- Bottom-up approach for the identification of community lands as priority locations for land redistribution under the Agrarian Reform
- Good practices to advance conflict resolution of disputed lands in the context of Agrarian Reform, engaging with government
- Collective governance system with social inclusiveness (women, youth) based on the DAMARA model
- Good practices of agrarian reform practice by the peasant movement
- People-based economy (Advance Village of Agrarian Reform/DAMARA) pre-land redistribution
- Youth and women movement in the collective economy
KPA (Consortium for Agrarian Reform)
Tegalbunder, Sumber Klampok Village and Pemuteran Village, Buleleng Regency, Bali Province.
132 Km (±4 hours by car) from I Gusti Ngurah Rai International Airport (Bali DPS)
Community Visit Profile
Participants will split into two groups visiting both of the villages:
Sumber Klampok village is one of the KPA Agrarian Reform’s Priority Locations (LPRA), supported by the Buleleng Peasants’ Union (SPB). Under the Agrarian Reform program, the identification of land to be redistributed was made by the government through a top-down process. As a result, some areas identified as land objects for Agrarian Reform were found to be not suitable for agriculture or farming. In addition, to be eligible for the Agrarian Reform program, the government requires that the land must be free from any other claim or overlapping rights, meaning that disputed lands or agrarian conflict areas cannot qualify for redistribution as they do not fulfil these criteria. To respond to this challenge, KPA has developed a bottom-up approach where priority lands are defined by the communities themselves; over the past years, KPA has consolidated data over more than 650,000 ha in 104 districts.
Sumberklampok is one of the community-prioritized locations where conflict over disputed lands was solved, and land was redistributed to peasant groups. In 2021, thanks to the collaboration between KPA, SPB, and the central and local government, 398 hectares of land were distributed for 200 peasants’ families through LPRA. This has been possible thanks to the consolidation and strengthening of the peasant’s union, KPA is promoting. Now that the land has been given back to the community, this last is exercising its collective governance, restoring ownership over the territory, and moving towards socially inclusive production and consumption systems where women and young people play a key role. This is being done by applying the DAMARA model, a progressive Agrarian Reform model for village and land use management promoted by KPA, that strengthens people's land rights and addresses agrarian structures inequity.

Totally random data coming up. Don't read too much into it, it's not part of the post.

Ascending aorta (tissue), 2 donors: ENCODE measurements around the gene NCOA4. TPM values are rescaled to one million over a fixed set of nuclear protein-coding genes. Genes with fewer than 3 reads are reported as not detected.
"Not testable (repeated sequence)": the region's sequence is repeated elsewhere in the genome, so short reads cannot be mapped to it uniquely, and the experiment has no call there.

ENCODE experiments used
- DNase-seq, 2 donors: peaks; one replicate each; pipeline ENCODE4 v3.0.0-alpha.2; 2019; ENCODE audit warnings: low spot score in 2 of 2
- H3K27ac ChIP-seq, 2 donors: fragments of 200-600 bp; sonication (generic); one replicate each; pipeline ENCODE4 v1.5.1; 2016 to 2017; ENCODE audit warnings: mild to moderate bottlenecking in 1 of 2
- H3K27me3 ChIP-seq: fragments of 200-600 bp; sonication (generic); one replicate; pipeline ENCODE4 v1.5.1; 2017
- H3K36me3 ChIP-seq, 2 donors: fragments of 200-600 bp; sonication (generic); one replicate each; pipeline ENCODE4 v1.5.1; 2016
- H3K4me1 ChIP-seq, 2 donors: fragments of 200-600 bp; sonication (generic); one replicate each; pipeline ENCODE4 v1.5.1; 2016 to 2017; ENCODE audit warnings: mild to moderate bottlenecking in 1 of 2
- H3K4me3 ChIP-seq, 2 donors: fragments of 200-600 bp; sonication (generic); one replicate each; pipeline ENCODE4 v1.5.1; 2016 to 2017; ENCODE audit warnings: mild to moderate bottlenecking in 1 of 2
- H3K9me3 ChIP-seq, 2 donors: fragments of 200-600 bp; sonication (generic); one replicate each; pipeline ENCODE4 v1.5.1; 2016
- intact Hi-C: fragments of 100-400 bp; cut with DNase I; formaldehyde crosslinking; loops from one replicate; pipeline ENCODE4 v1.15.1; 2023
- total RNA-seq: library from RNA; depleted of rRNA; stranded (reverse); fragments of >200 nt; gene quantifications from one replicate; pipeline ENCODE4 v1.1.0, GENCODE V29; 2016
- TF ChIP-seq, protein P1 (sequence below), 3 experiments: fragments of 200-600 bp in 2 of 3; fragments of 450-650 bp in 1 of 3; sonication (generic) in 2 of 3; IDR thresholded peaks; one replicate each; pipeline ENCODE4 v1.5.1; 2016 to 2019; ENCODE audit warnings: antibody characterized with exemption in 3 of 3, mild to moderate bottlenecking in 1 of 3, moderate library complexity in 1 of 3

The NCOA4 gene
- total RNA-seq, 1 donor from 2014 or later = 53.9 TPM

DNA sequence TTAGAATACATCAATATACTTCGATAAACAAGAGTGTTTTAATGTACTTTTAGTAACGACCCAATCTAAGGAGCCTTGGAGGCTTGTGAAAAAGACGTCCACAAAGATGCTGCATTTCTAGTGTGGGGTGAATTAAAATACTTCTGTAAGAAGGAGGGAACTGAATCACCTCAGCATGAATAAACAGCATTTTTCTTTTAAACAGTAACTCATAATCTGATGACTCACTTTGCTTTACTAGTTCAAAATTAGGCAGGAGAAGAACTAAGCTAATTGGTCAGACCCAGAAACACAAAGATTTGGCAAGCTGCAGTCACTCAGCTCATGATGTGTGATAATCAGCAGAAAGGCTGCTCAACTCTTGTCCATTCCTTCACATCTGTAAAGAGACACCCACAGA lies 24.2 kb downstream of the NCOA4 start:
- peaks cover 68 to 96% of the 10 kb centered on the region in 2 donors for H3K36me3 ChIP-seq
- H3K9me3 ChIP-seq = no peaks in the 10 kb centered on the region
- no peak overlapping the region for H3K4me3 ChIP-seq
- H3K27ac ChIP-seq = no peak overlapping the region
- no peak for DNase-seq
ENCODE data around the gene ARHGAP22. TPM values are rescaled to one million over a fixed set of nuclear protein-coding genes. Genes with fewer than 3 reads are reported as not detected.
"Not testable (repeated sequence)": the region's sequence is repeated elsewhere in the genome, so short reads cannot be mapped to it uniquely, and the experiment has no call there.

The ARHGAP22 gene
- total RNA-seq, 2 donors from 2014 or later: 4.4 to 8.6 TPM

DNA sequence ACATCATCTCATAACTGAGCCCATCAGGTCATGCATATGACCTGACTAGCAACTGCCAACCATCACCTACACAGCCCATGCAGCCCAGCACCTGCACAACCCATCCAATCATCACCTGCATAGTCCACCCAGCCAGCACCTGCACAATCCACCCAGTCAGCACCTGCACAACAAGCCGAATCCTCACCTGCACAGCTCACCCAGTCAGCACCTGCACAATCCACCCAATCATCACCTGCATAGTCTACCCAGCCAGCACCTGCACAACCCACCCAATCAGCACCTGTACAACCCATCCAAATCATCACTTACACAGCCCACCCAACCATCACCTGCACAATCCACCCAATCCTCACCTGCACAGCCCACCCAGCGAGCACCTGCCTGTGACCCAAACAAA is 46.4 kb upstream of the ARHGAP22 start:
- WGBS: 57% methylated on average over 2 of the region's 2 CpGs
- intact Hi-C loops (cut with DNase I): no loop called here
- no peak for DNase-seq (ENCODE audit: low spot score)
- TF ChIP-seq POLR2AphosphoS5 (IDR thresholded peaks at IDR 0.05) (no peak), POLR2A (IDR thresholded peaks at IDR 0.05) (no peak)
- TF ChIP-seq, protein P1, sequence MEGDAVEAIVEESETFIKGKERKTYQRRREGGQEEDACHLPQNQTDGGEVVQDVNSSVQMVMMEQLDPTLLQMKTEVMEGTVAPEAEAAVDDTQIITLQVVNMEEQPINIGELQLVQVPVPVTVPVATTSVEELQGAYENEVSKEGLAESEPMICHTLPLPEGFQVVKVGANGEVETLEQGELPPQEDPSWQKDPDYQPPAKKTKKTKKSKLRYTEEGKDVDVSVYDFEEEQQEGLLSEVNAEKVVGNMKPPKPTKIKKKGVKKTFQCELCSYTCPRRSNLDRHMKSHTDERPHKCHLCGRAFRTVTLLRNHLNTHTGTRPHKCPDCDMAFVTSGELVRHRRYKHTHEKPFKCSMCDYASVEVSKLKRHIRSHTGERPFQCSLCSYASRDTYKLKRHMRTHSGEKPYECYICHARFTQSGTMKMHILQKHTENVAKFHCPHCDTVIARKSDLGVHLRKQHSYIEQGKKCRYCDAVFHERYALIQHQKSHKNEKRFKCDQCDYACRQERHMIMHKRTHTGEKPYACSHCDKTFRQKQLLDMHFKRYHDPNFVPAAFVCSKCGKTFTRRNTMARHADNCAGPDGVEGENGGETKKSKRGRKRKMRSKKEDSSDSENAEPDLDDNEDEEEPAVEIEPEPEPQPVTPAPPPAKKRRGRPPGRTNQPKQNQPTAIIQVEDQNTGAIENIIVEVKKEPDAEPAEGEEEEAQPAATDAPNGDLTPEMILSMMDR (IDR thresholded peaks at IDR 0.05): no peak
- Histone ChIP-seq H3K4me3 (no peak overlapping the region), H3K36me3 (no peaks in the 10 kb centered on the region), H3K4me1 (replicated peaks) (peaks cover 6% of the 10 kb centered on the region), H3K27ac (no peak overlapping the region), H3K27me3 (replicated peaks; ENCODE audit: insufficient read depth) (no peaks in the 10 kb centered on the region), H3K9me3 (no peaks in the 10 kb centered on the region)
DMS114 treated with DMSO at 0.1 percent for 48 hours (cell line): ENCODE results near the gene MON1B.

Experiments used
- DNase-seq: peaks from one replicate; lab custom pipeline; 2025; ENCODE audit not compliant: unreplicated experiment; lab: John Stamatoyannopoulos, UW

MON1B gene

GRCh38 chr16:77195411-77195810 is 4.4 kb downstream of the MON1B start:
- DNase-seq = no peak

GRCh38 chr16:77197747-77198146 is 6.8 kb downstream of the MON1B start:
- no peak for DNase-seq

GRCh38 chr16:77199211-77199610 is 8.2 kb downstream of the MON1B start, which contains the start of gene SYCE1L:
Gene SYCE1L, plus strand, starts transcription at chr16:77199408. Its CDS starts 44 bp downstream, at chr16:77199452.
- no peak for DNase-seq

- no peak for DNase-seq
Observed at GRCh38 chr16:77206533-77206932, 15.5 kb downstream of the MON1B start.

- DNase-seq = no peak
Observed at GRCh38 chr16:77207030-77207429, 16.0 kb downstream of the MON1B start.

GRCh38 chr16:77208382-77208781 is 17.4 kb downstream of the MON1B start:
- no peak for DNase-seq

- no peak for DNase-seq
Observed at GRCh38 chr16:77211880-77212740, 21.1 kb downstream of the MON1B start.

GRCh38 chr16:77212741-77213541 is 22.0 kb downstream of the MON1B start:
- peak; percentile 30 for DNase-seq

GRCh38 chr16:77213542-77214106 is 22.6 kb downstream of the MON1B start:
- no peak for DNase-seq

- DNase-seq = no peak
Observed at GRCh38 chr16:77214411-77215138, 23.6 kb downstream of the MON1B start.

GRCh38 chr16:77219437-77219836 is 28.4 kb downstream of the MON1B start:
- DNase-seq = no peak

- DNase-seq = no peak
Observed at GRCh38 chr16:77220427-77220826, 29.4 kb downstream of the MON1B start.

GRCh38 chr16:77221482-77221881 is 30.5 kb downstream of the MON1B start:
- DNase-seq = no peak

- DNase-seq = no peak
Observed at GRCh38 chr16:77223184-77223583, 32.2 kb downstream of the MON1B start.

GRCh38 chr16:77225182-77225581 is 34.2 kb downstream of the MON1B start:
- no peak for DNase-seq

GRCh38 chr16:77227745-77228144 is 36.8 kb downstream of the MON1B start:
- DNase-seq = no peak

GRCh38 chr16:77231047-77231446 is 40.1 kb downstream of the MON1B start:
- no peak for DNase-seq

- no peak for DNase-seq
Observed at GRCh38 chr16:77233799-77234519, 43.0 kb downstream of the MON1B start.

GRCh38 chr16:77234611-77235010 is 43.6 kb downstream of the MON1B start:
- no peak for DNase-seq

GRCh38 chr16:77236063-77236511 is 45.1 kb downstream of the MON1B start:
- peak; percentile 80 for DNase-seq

Despite this progress, the community is still facing another challenge related to the claim of forest areas. Indonesia's forest area, in fact, is under the authority of the Ministry of Environment and Forestry, while land area is under the authority of the Agrarian and Spatial Planning Ministry/National Land Agency. This sectorial division of the national territory is out of step with communities’ vision of the territory as a unified area and constitutes a major obstacle to the recognition of Indigenous territories encompassing forest, land, as well as coastal and marine areas. In the case of Sumberklampok, the conflict sees marginalized groups that have been part of the ancient governmental “transmigration programme”, coming back to Bali from East Timor (where they were voluntarily resettled decades ago), claiming back the forest areas they used to inhabit before the resettlement programme. Those areas, however, are now being classified by the government as forest areas, where farming activities are forbidden. Farmers are demanding the government take responsibility for returning their lands and recognize their land rights in the framework of the Agrarian Reform. At the moment, the village is a target for conflict resolution with the Ministry of Environment and Forestry.
During the visit, participants will be able to visit the two locations and appreciate the differences between the two areas: the one where land was already redistributed and where the community is implementing the DAMARA model, and the forest area where villagers are still struggling for the recognition of their land rights.
Pemuteran Village is one of KPA's agrarian reform priority locations (LPRA) proposed by Sumber Makmur Peasants Union (SPSM), now they are entering the preparation stage of land redistribution.
In 1990 the peasants reclaimed all of the abandoned plantation concession (HGU) of PT. Margarana expired in 2005. In the beginning, they experienced a lot of criminalization and repression from the government and security forces, but thanks to a strong peasant organization they were able to overcome it. They carried out their restructuring of land ownership, and land use and are now moving to production and consumption system restructuring or carrying out Agrarian Reform by Leverages (ARBL). In 2016 KPA, together with SPSM, proposed the LPRA to the ATR/BPN minister for land redistribution.
Although they have not yet received legal recognition for their land, the peasants have built their village for decades and become a prosperous village, even becoming one of the villages with the best food sovereignty in Buleleng. In addition, women and youth have collectively developed an organizational economy by working through a cooperative on their collective land.